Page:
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Sometime in the early 1970's I had the thrill of taken my little sister to see the Wizard of Oz on the big screen. This was a REALLY big deal! It was before there was cable television, Tivo, DVD players and VCRs. We got to see the Wizard only one day per year, right around Easter. You had to make sure you were in front of a television set. You had to put up with commercials, too. Oh yeah, they started showing it "with limited commercial interruptions," but still, every time Professor Marvel muttered, "Poor little kid, I hope she gets home all right," you knew you had time to run off and pee. So it was a real thrill when it was re-released to the theaters back then. I'm not sure how old she was, but probably under 5. She was eating her popcorn and when the first strains of music began, she her hand suspended mid-air, mid-munch, and stayed there for the duration. It was magic.
I got a second chance to introduce the Wizard on the big screen when my own children were young (the twins were maybe 2 or 3 and eldest was maybe 5 or6). I'm thinking it was around 1989, maybe the 50th anniversary? Anyway, it was he same effect. By then, we had video available but nothing beat the awe of such a big screen. The county of the Land of oz completely enveloped us. I didn't watch the movie at all, I was so enthralled by the show playing on their faces. Magic.
So now, my little sister is grown up and she has three little ones and I have a third chance! My niece and nephews have been loving this film. They dress the parts and play it out daily. Any adult who comes to visit is assigned a role, and it's not always the obvious. I've been Auntie Em on a number of occasions and MOTH has had to play Uncle Henry. She has such a remarkable memory. She told MOTH that his straw hat was like Uncle Henry's, and once when I was being Em, I was directed to get a plate, because Auntie Em served snacks on a plate. Sure enough, right after Zeke (aka the lion/Bert Lahr) saves Dorothy from the pig pen, she serves them fresh crullers from a plate. She remembers such details. She is a little put out that her socks are white, and that the real Dorothy has blue ones. I mean really, she's THREE!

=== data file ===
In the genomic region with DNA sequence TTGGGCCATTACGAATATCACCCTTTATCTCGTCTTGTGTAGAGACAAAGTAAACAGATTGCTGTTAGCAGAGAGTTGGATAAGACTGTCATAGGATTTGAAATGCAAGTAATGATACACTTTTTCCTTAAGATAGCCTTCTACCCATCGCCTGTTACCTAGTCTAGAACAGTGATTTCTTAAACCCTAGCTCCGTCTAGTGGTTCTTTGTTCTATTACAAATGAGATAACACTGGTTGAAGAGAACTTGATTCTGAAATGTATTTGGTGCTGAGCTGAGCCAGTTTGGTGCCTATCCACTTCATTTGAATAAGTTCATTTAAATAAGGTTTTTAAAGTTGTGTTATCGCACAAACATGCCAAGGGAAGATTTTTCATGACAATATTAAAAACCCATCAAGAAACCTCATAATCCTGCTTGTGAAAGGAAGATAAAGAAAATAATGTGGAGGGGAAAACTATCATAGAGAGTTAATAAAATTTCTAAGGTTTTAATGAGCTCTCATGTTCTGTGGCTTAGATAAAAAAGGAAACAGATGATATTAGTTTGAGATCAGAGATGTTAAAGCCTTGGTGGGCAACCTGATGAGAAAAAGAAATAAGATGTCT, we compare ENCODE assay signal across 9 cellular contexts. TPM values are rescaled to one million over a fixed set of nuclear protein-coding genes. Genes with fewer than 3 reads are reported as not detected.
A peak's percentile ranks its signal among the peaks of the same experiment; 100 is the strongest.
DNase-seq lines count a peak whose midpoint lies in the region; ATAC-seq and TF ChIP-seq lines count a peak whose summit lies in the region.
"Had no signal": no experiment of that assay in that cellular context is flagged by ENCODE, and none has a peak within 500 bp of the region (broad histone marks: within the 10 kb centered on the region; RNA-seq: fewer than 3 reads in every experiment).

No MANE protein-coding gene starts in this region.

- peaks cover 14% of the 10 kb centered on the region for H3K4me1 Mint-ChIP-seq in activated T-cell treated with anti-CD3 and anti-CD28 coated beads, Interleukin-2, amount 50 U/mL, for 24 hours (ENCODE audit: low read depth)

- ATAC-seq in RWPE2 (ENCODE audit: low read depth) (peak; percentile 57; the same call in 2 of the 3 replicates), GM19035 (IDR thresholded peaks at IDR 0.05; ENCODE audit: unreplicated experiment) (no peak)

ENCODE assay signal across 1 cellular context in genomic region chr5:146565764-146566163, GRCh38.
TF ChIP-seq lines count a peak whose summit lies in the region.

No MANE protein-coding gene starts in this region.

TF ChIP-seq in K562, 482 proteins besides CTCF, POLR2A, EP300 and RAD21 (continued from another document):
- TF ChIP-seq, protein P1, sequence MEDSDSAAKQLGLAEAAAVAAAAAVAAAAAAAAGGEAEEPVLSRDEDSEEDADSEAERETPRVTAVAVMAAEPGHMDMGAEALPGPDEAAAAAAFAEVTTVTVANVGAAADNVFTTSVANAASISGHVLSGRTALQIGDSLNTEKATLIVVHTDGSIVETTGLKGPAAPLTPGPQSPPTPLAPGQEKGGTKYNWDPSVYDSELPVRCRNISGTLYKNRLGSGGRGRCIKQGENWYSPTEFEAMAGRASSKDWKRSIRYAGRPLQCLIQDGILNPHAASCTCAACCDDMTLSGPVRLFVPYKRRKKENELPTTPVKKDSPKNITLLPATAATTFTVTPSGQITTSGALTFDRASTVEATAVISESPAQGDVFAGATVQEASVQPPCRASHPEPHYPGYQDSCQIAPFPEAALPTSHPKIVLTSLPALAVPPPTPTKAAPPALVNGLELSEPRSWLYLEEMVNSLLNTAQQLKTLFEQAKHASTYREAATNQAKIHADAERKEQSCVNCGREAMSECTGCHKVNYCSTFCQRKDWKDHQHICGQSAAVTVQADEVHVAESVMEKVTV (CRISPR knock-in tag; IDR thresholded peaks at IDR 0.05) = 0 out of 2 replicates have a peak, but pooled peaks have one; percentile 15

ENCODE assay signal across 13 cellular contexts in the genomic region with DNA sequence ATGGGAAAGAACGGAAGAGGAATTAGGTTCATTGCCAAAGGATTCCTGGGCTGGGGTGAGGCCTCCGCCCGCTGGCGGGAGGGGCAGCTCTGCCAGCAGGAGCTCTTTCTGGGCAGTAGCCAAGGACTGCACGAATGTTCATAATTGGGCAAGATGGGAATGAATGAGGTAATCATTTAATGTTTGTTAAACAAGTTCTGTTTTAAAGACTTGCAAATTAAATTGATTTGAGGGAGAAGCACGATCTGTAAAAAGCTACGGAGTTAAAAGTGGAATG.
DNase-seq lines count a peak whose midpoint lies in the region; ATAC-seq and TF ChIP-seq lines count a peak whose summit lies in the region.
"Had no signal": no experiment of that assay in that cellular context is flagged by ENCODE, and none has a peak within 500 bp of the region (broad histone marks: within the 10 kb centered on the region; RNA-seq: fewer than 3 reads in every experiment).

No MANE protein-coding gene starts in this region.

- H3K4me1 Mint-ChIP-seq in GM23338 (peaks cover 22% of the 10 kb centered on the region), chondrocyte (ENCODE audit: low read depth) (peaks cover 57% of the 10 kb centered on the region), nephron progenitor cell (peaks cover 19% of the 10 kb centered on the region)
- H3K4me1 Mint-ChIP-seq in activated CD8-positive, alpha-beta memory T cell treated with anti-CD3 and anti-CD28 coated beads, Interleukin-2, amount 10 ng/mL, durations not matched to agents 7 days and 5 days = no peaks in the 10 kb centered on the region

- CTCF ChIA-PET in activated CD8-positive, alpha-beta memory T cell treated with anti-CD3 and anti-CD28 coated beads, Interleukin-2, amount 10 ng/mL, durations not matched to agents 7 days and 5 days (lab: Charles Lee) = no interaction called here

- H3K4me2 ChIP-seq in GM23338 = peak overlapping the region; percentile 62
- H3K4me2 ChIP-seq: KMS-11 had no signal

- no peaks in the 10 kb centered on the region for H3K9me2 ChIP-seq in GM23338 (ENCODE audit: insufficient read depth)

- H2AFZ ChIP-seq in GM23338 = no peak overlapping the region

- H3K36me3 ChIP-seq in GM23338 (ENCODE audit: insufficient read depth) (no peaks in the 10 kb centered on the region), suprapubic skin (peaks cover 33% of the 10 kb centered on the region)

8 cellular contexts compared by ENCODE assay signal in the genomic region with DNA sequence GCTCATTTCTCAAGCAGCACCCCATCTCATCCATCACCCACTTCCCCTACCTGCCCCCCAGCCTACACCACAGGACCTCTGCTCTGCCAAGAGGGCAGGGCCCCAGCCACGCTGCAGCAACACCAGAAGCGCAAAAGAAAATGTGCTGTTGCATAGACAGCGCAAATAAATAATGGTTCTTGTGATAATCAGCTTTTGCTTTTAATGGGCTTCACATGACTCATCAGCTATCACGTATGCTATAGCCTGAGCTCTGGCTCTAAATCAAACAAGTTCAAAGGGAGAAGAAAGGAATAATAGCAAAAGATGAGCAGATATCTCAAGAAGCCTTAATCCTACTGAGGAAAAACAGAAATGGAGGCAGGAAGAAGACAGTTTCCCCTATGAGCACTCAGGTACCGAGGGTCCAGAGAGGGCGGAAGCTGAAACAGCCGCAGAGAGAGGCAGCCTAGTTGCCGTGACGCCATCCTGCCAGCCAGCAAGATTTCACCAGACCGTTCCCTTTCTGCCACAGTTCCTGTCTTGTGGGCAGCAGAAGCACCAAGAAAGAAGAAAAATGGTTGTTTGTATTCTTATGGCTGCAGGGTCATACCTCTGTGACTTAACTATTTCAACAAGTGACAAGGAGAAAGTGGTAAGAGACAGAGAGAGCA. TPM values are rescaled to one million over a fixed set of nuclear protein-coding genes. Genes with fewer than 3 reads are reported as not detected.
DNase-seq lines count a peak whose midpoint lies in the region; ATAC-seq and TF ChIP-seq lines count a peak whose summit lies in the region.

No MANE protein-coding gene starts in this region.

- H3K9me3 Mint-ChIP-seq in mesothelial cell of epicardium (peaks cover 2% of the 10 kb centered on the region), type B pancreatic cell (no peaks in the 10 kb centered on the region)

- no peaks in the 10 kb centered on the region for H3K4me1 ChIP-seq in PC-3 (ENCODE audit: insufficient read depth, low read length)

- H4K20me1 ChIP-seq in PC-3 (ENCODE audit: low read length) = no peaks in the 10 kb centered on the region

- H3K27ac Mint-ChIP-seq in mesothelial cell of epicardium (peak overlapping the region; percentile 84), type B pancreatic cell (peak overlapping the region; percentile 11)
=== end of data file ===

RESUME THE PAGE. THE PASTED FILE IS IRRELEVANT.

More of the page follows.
So anyway, as MOTH and I drove through a local "Scarecrow Festival" the other day, the old Marquee was on and flashing an offer I couldn't refuse. FREE showings of the Wizard of Oz! I called and made the offer, like I thought anyone would refuse a poor ol' Auntie Ibe on this one! She had to wait one whole day for our big day and was so excited! She insisted on wearing her Dorothy dress even if she did have to tolerate the white socks.
I'm glad we got there 45 minutes early. Sadly, there were few patrons, although it filled up a little more closer to show time. But I realized that for a three year old, this theater that I considered magically magnificent might be a little mysterious and morbid and SCARY! She was very timid as we walked the long entryway, made a little more daunting by my pointing out how it reminded me of the entryway to see the Wizard, when his face was a ball of fire. Note to self: cut the comparisons to scary things when introducing a three year old to something new. We tried out a variety of velvet seats, and she thought it was kind of fun how they folded up on her! She loved how they had cup holders on them, even though we didn't have any cups (newly potty trained...Auntie Loo DOES know when to minimize the beverages!) She sampled the popcorn, but didn't care for it (KIDS these days, don't appreciate the real thing). We wound up in the balcony and there she stayed from the first strains of music, her hand looped through my arm for protection, where it stayed for the duration. It was magic.